One of the five American delegates to the conference was Alfred Thayer Mahan, the famous author of The Influence of Sea Power Upon History (1890) and other books and articles on sea power and international relations. Mahan, as Hawkins noted, “had no delusions about arms control.” Mahan had previously written that it was “force—force potential and force organized—which so far has won, and still secures, the greatest triumphs of good in the checkered history of mankind.” Ambassador White later commented that Mahan’s views at the conference “effectively prevented any lapse into sentimentality.” According to Hawkins, Mahan demonstrated “a profound skepticism towards arms control diplomacy” at the conference. Mahan later expanded on that skepticism in Armaments and Arbitration, a book that appeared three years before the outbreak of the First World War.
The 1899 Hague Conference adopted three arms control measures: a five-year ban on dropping bombs from airships, restrictions on the use of poison gas, and a ban on the use of a particular bullet. A Second Hague Conference was called for in 1904 at the suggestion of U.S. President Theodore Roosevelt, though it was briefly postponed because of the Russo-Japanese War. According to Eyre Crowe of the British Foreign Office, the 1907 Hague Conference sought to impose naval limitations on Britain and Germany. Instead, it stimulated German naval build-up by convincing Germany’s leaders that Britain was exhausted by the arms race.
The impetus for arms control greatly increased following the First World War. Winston Churchill memorably described the manner in which the great civilized states conducted that war in his memoir, The World Crisis (six volumes, published between 1923 and 1931). In vivid detail, Churchill unerringly captured the horror and devastation of modern warfare in the second decade of the 20th century:
“All the horrors of all the ages were brought together, and not only armies but whole populations were thrust into the midst of them. The mighty educated States involved conceived-not without reason-that their very existence was at stake. Neither peoples nor rulers drew the line at any deed which they thought could help them win. Germany, having let Hell loose, kept well in the van of terror; but she was followed step by step by the desperate and ultimately avenging nations she had assailed. Every outrage against humanity or international law was repaid by reprisals-often of a greater scale and of longer duration. No truce or parlay mitigated the strife of the armies. The wounded died between the lines: the dead mouldered into the soil. Merchant ships and neutral ships and hospital ships were sunk on the seas and all on board left to their fate, or killed as they swam. Every effort was made to starve whole nations into submission without regard to age or sex. Cities and monuments were smashed by artillery. Bombs from the air were cast down indiscriminately. Poison gas in many forms stifled or seared the soldiers. Liquid fire was projected upon their bodies. Men fell from the air in flames, or were smothered often slowly in the dark recesses of the sea. The fighting strength of armies was limited only by the manhood of their countries. Europe and large parts of Asia and Africa became one vast battlefield on which after years of struggle not armies but nations broke and ran. When all was over, Torture and Cannibalism were the only expedients that the civilized, scientific, Christian States had been able to deny themselves: and they were of doubtful utility.”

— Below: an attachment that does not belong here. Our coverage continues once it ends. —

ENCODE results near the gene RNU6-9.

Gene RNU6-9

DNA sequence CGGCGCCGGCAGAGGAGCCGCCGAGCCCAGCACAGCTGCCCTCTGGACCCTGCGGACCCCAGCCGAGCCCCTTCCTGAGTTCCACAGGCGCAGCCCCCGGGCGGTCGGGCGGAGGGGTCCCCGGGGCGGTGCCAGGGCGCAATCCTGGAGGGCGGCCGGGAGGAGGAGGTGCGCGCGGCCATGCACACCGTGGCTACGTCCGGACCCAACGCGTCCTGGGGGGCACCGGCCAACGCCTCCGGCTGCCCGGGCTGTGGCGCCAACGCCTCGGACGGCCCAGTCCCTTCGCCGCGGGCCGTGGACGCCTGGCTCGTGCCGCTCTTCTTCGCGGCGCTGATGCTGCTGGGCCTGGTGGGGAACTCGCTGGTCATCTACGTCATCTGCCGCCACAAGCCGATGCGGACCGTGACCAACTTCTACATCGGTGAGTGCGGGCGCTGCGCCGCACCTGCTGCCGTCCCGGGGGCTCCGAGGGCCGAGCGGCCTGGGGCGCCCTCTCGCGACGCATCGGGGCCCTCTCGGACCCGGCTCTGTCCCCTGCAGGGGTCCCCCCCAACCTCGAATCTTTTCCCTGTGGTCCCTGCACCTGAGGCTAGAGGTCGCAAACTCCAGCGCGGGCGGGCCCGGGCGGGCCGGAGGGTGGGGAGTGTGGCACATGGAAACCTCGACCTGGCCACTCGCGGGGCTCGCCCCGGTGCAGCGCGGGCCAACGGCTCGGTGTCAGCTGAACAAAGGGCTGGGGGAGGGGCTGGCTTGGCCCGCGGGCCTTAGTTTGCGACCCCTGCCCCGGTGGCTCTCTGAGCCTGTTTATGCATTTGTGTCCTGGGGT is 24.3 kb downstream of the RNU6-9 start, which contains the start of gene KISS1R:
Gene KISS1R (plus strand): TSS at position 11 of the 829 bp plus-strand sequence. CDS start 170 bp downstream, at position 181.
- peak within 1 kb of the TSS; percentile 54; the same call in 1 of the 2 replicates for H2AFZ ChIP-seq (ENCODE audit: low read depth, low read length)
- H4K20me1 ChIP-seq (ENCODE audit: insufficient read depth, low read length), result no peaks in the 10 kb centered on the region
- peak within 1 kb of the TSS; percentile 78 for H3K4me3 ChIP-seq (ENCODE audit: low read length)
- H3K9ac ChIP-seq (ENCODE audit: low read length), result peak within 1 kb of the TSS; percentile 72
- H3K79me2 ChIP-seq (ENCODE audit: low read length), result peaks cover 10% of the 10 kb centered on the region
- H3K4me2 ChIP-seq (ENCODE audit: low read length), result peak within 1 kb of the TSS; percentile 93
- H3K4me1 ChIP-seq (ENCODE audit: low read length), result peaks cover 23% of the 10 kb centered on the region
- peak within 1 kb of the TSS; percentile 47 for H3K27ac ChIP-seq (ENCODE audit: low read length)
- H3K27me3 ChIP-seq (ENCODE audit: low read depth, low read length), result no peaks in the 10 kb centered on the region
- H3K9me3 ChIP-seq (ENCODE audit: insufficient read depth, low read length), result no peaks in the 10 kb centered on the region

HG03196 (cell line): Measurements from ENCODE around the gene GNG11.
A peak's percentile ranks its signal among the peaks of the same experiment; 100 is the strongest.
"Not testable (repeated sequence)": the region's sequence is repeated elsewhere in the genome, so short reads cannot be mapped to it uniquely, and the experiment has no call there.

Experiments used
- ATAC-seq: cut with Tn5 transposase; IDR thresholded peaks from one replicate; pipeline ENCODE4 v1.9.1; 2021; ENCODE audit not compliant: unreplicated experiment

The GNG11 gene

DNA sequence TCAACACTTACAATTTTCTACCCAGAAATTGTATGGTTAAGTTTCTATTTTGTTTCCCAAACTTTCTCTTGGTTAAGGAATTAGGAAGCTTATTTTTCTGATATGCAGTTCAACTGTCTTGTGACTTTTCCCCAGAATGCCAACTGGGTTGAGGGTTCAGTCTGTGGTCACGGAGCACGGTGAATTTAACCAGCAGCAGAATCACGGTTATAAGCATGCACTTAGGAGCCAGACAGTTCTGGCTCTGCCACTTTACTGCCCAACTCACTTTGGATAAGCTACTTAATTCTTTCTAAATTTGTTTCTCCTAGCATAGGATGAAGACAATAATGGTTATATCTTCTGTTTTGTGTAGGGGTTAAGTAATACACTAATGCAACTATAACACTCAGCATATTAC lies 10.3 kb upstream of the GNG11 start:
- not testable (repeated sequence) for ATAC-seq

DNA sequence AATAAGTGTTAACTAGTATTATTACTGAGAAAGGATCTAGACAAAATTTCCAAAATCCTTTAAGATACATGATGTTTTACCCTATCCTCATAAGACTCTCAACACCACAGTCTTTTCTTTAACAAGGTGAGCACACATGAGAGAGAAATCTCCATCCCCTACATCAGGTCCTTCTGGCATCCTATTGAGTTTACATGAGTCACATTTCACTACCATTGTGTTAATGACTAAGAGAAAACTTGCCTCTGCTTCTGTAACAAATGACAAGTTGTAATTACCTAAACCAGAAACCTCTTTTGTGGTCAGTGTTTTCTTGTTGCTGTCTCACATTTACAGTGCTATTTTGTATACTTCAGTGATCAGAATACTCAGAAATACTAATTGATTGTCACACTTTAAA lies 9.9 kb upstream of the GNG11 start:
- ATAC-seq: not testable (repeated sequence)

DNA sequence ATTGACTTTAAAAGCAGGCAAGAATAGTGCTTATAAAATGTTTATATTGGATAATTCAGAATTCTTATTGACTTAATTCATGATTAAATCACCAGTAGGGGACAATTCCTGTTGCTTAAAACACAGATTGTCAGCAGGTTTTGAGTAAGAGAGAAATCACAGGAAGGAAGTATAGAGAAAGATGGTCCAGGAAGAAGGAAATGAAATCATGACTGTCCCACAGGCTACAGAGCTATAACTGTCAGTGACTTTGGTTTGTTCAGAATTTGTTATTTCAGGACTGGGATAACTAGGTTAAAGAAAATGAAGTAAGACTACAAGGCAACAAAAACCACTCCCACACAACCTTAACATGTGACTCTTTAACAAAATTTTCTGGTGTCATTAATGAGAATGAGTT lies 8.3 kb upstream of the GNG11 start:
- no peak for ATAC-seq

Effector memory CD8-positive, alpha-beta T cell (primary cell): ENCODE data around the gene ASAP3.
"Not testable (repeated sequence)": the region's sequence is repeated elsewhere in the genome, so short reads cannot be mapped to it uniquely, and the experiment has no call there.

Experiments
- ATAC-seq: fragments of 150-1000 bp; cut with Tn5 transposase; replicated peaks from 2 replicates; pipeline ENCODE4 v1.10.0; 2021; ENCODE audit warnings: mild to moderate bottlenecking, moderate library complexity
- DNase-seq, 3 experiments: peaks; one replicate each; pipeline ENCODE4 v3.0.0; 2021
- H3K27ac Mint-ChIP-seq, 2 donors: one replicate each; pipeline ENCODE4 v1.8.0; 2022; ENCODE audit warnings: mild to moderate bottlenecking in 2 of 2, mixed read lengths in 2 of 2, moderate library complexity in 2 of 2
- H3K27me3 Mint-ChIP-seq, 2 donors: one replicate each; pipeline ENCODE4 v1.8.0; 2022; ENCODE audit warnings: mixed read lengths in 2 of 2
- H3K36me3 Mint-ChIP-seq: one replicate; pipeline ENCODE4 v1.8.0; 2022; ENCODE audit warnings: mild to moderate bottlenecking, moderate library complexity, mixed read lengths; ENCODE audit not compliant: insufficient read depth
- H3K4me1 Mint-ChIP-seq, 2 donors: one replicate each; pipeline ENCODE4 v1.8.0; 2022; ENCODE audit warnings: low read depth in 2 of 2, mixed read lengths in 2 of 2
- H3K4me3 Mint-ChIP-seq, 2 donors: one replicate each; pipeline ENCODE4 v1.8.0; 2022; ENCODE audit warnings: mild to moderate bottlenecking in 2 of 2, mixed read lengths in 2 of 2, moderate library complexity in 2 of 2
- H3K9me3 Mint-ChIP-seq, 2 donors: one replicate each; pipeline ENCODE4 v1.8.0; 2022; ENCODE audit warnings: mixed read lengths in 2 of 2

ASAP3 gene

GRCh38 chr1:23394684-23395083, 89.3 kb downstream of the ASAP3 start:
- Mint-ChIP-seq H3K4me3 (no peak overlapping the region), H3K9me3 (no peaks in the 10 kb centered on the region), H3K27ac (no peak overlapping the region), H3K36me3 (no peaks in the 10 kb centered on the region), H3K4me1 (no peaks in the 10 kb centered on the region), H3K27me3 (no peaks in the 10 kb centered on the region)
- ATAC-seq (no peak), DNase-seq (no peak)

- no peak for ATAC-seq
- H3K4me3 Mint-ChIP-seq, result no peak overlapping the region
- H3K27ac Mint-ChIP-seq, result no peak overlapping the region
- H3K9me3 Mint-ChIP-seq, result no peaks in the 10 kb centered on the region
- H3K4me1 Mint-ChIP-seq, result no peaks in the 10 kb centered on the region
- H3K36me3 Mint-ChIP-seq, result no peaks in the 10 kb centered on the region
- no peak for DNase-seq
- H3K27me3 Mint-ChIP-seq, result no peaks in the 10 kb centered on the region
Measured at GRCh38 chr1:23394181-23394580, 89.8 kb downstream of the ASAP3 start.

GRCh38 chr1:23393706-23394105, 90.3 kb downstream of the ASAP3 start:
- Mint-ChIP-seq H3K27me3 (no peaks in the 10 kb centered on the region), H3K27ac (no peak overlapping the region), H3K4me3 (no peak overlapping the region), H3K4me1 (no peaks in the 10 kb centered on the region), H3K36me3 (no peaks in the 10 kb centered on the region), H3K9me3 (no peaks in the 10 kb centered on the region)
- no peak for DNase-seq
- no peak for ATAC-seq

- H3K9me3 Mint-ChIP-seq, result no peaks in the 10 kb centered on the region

After that horrible conflict, statesmen and others concluded that, in the words of Edward Grey (who was Britain’s foreign secretary when the war began), “great armaments led inevitably to war. … The enormous growth of armaments in Europe, the sense of insecurity caused by them—it was these that made war inevitable.” Such sentiments, as Patrick Glynn explained in his 1992 book Closing Pandora’s Box, led to the disarmament movement of the interwar decades, which, as one of America’s most influential journalists Walter Lippmann wrote, succeeded in disarming the nations that wished to disarm. The Versailles Treaty, the Washington Naval Treaty, the Locarno Pact, and the Kellogg-Briand Pact sought to promote disarmament, and even to outlaw war.
It was all an illusion, however, as the events in Europe and Asia of the 1930s and 1940s so tragically confirmed.
THE COLD WAR ANTI-NUCLEAR “PEACE” MOVEMENT
The notion that arms races produced wars, and that arms control would prevent those wars, outlived the Second World War and gained new impetus in the nuclear age. Glynn attributes this to what he called the “Sarajevo Fallacy”—the idea that World War I was caused by an arms race instead of the geopolitical ambitions of Imperial Germany. Although debunked by German historian Fritz Fischer in Germany’s Aims in the First World War (1961), the notion that the First World War was caused by the arms race was reinforced in Barbara Tuchman’s 1963 book The Guns of August, which was awarded the Pulitzer Prize for General Non-Fiction.